The Child Health Research Institute was established in 2006 to provide the environment necessary to focus on and develop a wide variety of unique research concepts and to support pilot research activates of faculty to obtain data necessary to submit research proposals to outside agencies. The institute also supports fellows and residents during their research rotation that is a requirement of their Pediatric and Pediatric Sub-Specialty training programs.
The development of sustainable Pediatric research program that encompasses basic science, bench-to-bedside, clinical and outcomes projects have required a focused administrative support and stable infrastructure that supports initiative from within and outside of the Department of Pediatrics. The Child Health Research Institute was established and continues to function to further these research initiatives that generate extramural funding for the PIs.
The Child Health Research Institute is designed to promote multidisciplinary research, provide a framework for collaborative projects and enhance collaboration among and between basic science and clinical faculty within the Department of Pediatrics and across the Health Science Center. Facilitating the sharing of knowledge, expertise and resources creates a dynamic, collegial environment that fosters innovation and promotes excellence.
Over the last five years the Institute was an integral part of the process to establishment of a pre-eminent pediatric translational research programs with NIH-funded investigators crating synergy with the Cancer Center, Brain Institute, Genetics Institute, Diabetes Research Center and Powell Gene Therapy Center. The Institute fills an infrastructural gap providing support for collaborative research across divisons of the Department of Pediatrics and Health Science Center; fostering interactions and collaborations by bridging the gap among physicians, physician/scientists, and basic scientists on campus.
Vision, Mission and Goals
The vision of the Child Health Research Institute is to be nationally recognized as outstanding among academic departments in our core missions of acquiring and imparting knowledge related to child health and human development and applying that knowledge to the care of children. The CHRI creates support infrastructure and fosters collaboration between investigators and teams from various departmental specialty divisions, the College of Medicine departments, the Health Science Center colleges and the main campus departments.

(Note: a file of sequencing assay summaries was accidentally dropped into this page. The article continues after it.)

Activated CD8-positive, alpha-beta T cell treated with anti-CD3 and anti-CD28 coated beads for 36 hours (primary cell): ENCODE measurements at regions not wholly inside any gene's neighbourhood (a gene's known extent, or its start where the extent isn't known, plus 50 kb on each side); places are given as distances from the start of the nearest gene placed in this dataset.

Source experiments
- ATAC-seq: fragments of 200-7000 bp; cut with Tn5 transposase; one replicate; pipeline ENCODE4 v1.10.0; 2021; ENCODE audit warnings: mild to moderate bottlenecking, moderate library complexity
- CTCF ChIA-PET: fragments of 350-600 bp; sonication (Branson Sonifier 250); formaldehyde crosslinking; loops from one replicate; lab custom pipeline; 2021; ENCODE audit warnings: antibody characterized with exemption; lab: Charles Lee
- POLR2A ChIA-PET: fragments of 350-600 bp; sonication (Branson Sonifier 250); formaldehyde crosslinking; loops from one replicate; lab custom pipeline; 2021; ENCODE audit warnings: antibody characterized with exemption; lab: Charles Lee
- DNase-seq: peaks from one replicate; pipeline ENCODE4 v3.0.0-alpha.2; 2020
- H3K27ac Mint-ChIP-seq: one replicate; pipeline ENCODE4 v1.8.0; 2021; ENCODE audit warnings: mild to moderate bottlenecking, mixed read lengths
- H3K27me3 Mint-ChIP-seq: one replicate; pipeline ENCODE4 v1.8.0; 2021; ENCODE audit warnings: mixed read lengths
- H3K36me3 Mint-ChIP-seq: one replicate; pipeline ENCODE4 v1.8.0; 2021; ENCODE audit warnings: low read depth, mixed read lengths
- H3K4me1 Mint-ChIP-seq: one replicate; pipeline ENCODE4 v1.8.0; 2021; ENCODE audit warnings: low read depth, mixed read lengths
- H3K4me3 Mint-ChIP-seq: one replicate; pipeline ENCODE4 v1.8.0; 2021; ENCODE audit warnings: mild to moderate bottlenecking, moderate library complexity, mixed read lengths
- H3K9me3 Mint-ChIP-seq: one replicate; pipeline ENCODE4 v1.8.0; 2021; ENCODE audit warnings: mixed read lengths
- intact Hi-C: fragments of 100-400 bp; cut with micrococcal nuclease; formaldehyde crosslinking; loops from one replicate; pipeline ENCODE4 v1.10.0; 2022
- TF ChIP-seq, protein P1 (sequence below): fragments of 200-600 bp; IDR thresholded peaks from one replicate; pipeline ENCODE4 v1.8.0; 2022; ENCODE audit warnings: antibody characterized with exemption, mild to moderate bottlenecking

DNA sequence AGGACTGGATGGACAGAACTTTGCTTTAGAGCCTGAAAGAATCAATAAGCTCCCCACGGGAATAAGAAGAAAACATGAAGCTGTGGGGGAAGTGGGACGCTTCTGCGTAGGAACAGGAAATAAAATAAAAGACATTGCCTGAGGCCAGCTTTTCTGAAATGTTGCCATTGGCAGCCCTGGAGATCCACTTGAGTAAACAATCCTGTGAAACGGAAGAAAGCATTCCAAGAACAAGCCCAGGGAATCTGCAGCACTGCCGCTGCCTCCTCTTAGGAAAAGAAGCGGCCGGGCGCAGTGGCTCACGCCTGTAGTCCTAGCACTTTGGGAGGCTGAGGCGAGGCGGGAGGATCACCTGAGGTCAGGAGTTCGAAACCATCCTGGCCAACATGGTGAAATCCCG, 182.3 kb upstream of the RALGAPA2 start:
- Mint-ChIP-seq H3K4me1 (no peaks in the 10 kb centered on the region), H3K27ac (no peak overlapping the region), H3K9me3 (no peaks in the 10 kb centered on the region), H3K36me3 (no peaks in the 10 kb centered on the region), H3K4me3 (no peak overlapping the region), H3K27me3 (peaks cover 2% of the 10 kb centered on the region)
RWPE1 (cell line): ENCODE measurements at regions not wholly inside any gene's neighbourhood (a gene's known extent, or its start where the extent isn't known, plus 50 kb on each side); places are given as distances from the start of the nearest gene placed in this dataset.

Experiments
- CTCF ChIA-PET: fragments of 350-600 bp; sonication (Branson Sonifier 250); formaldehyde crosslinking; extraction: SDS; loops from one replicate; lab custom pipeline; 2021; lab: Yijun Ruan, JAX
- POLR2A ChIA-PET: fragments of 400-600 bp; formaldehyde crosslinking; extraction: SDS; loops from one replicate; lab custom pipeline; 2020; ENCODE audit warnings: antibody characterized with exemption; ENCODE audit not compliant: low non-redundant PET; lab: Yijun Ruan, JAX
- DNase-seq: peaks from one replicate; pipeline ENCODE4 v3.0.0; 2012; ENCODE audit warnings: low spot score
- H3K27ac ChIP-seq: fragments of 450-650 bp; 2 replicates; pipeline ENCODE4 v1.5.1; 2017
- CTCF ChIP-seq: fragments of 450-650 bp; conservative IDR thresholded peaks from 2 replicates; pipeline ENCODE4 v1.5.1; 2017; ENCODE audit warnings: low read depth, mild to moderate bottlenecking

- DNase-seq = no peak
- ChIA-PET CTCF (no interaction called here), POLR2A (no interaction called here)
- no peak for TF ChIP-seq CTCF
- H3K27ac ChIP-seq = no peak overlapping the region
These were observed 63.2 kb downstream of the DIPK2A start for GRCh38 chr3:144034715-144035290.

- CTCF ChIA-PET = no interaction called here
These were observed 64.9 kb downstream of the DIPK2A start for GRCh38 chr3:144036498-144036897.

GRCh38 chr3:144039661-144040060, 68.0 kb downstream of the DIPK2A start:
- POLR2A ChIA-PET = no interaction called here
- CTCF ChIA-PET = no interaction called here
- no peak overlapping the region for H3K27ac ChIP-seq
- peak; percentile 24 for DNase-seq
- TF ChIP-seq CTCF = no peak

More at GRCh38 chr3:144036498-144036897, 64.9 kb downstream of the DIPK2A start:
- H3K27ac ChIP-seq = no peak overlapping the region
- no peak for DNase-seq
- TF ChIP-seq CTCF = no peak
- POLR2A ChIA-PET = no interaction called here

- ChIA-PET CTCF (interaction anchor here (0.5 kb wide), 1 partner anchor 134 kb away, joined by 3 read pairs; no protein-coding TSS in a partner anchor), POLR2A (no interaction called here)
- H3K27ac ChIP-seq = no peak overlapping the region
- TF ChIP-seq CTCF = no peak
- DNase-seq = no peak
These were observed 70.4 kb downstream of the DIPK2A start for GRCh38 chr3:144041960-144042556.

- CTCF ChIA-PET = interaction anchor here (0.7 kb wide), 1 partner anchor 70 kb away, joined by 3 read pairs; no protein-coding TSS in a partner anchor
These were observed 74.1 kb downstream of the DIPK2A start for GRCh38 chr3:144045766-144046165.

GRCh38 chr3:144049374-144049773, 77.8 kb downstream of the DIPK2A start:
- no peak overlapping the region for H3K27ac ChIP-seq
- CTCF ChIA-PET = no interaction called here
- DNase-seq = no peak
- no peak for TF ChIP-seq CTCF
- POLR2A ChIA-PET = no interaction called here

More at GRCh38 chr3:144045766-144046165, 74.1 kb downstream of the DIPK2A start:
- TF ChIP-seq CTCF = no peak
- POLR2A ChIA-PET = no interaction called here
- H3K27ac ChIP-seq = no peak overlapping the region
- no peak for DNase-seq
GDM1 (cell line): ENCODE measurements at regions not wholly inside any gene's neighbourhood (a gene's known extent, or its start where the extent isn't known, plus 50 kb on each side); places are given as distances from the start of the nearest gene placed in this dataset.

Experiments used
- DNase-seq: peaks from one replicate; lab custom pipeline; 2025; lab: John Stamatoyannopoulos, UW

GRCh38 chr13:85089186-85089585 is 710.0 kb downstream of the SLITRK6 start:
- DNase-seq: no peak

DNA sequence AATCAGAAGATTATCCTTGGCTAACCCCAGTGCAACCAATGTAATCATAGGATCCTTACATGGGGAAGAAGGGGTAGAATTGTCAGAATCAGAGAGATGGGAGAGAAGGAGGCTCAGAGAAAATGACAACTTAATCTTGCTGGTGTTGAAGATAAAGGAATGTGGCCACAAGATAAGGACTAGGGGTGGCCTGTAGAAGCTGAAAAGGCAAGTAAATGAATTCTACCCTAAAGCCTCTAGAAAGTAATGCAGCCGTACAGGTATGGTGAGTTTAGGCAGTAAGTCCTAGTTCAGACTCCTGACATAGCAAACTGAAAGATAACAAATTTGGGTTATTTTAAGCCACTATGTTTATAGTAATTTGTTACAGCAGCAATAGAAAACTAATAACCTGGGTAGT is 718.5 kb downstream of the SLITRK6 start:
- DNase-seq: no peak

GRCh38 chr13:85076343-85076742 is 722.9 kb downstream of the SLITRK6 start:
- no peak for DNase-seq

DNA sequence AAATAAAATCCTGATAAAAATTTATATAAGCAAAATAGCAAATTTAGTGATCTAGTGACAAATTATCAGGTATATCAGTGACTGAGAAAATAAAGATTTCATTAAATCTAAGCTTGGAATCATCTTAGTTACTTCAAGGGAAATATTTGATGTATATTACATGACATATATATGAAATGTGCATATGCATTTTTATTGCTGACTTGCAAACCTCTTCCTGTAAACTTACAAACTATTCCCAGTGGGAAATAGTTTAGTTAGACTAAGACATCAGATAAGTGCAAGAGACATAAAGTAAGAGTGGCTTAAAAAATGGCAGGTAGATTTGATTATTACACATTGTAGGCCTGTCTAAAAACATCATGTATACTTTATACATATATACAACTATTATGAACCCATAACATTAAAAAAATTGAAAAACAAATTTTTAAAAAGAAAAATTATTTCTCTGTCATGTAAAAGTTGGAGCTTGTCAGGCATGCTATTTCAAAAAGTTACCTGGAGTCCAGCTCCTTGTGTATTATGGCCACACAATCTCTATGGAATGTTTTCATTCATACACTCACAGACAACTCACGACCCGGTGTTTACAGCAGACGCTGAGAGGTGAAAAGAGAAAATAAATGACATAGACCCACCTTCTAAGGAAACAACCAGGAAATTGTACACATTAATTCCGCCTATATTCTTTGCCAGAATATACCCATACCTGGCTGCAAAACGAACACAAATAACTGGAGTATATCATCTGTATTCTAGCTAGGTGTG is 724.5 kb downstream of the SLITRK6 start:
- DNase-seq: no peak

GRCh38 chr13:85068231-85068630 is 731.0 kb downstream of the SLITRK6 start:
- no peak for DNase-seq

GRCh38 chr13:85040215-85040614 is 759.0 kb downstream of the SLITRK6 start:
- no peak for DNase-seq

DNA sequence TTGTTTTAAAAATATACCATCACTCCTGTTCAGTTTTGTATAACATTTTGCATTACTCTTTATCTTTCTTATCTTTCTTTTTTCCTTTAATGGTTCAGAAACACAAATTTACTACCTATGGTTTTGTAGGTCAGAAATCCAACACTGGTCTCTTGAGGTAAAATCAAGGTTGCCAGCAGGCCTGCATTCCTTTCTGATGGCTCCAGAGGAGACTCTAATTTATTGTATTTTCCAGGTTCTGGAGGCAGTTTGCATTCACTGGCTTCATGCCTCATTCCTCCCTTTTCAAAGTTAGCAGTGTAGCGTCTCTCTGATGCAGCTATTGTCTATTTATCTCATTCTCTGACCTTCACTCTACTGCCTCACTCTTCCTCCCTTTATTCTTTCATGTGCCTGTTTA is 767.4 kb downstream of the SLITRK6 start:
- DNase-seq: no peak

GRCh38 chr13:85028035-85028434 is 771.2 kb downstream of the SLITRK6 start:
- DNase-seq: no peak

Our mission is to promote innovation and advance discovery in the biomedical and psychosocial aspects of child health and human development, to educate and train Pediatric scientists, and to directly translate basic scientific discoveries into new patient-oriented therapies. We strive to achieve distinction by being a highly competitive and adaptable leader of change, and by focusing on quality, performance and value in selected innovative programs of excellence, which have a high impact on child health. This includes programs of fundamental discovery, applied clinical programs, and innovation in education, child health policy and pediatric healthcare systems development.
Our primary goal is to increase NIH funding for pediatric research and to achieve a ranking in the top 30 in the U.S. To achieve this goal we focus on the development of new translational therapies with particular emphasis in the strategic areas of genetics, cancer, diabetes and neurosciences. Further, we strive to build diversity within our faculty and trainees.
Grant Funded Medical Miracles: Mike Stanzione
When first diagnosed with Pompe disease five years ago, the news was dismal. With muscles growing more and more dysfunctional, doctors in Saddle Brook, NJ told Mike he would never leave the hospital. He would certainly never breathe without a ventilator again.
But with one call to Dr. Barry Byrne, UF pediatric cardiologist and avid researcher, his prognosis changed. Over the course of the past twenty years, Dr. Byrne has been the recipient of several federal and foundation-level research grants which fund his construction of a stern foundation in genetic breakthroughs that could one day lead to the cure to Pompe disease and other muscular generative diseases.
For Mike this breakthrough was a diaphragmatic pacemaker which allows him to do the unthinkable—breathe on his own for up to an hour at a time. Because of this, on October 14th, 2011 Mike was able to return home to his wife and son for the first time in four years. Though Dr. Byrne will tell you this is only the first step of many towards finding a cure, for Mike it’s the miracle that brought him home.
Barry Byrne, MD, PhD
PO Box 100296
Gainesville, FL 32610-0296